The U.S. military and Afghan security forces face roughly 60,000 Taliban fighters, the Marine three-star general who has been nominated to lead U.S. Central Command told lawmakers on Tuesday.
Marine Lt. Gen. Kenneth F. McKenzie Jr. initially testified during his confirmation hearing that the Taliban have about 20,000 fighters, but he later said he had misspoke.
“I’d like to correct an earlier remark,” McKenzie told U.S. Sen. Mazie Hirono (D-Hawaii). “I noted the size of the Taliban in Afghanistan as being 20,000. I believe we’d actually say it’s around 60,000 vice that earlier number.”
Neither Hirono nor the other members of the Senate Armed Services Committee asked McKenzie if the Taliban is growing in strength.
Currently, about 14,000 U.S. troops are deployed to Afghanistan, along with roughly 8,165 troops from other countries, and approximately 312,328 Afghan troops and police, officials said.
The U.S. military command for operations in Afghanistan declined to say how many fighters it believes the Taliban currently have, said Army Maj. Bariki Mallya, a spokesman for Operation Resolute Support.
“Our estimates of the number of Taliban fighters have remained stable over time,” said fellow Resolute Support spokesman Army Col. David Butler. “We are less concerned about numbers and pay more attention to capability and trajectory. The Afghan security forces are working to stay on the offensive against the Taliban and set the conditions for a political settlement.”
But 17 years into the Afghanistan war, the Taliban is actually much larger than the U.S. military admits, said Bill Roggio, a senior fellow with the Foundation for Defense of Democracies think tank in Washington, D.C.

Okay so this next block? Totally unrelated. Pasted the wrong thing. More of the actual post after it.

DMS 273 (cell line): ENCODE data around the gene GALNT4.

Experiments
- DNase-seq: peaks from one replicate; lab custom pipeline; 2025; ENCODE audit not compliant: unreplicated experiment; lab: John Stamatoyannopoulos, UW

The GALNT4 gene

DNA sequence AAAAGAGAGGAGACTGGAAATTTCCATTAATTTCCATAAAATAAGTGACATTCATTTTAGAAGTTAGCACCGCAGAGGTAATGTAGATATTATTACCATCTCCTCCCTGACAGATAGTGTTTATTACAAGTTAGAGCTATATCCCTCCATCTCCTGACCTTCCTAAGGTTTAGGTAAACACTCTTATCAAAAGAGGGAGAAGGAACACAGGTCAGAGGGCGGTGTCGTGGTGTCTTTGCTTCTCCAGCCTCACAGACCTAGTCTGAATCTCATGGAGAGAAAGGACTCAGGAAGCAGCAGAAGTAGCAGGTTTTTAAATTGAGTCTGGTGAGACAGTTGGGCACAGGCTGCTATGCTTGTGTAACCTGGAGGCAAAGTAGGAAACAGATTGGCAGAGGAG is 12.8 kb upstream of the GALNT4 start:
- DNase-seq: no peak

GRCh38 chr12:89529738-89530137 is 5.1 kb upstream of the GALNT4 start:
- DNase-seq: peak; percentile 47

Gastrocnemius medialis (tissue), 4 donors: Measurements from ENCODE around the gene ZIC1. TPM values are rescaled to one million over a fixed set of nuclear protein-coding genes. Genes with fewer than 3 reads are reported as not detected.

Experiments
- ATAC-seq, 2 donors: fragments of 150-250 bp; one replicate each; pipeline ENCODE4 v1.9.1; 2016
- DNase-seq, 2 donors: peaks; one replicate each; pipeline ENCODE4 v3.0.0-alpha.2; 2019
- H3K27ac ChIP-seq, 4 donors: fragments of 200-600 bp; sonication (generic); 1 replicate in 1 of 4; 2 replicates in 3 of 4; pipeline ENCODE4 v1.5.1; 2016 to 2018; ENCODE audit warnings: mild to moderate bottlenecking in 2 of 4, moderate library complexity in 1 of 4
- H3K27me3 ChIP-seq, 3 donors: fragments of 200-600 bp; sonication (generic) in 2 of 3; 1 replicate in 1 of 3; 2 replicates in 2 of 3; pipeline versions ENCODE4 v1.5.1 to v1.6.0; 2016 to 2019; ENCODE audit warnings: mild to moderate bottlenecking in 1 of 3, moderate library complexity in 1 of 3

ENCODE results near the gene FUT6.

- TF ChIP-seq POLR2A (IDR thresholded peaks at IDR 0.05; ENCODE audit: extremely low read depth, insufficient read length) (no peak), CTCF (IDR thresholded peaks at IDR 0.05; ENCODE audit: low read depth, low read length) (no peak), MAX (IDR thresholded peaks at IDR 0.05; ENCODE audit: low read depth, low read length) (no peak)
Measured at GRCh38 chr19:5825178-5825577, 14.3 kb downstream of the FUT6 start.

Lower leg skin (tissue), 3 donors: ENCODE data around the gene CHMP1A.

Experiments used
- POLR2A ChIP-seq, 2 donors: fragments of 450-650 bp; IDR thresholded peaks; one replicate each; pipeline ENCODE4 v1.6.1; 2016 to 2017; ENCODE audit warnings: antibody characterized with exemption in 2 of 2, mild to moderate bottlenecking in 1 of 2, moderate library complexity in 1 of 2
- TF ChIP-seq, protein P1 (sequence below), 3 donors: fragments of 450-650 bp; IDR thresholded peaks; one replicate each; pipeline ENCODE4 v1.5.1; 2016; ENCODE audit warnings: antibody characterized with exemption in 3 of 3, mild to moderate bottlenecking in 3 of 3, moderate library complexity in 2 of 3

“The Taliban’s strength is likely to number well over 100,000 fighters,” Roggio wrote in a Nov. 26 article for the Long War Journal, which he edits. “US military and intelligence officials who track the Taliban agree. One official told LWJ that the Taliban likely has more than 70,000 fighters and tens of thousands of support personnel and supporters.
Another said that the Taliban “could not possibly do what it has done with merely 40,000 fighters; double or more realistically triple that number, and you are closer to the truth.”
The U.S. Senate closed out the week before Memorial Day by confirming Gen. James McConville as the Army's new chief of staff and Adm. Bill Moran as the Navy's new chief of naval operations.
McConville, previously vice chief of staff of the Army, was confirmed on Thursday along with his successor, Lt Gen. Joseph Marin. Moran, currently vice chief of naval operations, was confirmed Friday along with his successor, Vice Adm. Robert Burke.
The Pentagon is producing precisely diddly-squat in terms of proof that Iran is behind recent attacks in the Middle East, requiring more U.S. troops be sent to the region.
Adm. Michael Gilday, director of the Joint Staff, said on Friday that the U.S. military is extending the deployment of about 600 troops with four Patriot missile batteries already in the region and sending close to 1,000 other service members to the Middle East in response to an Iranian "campaign" against U.S. forces.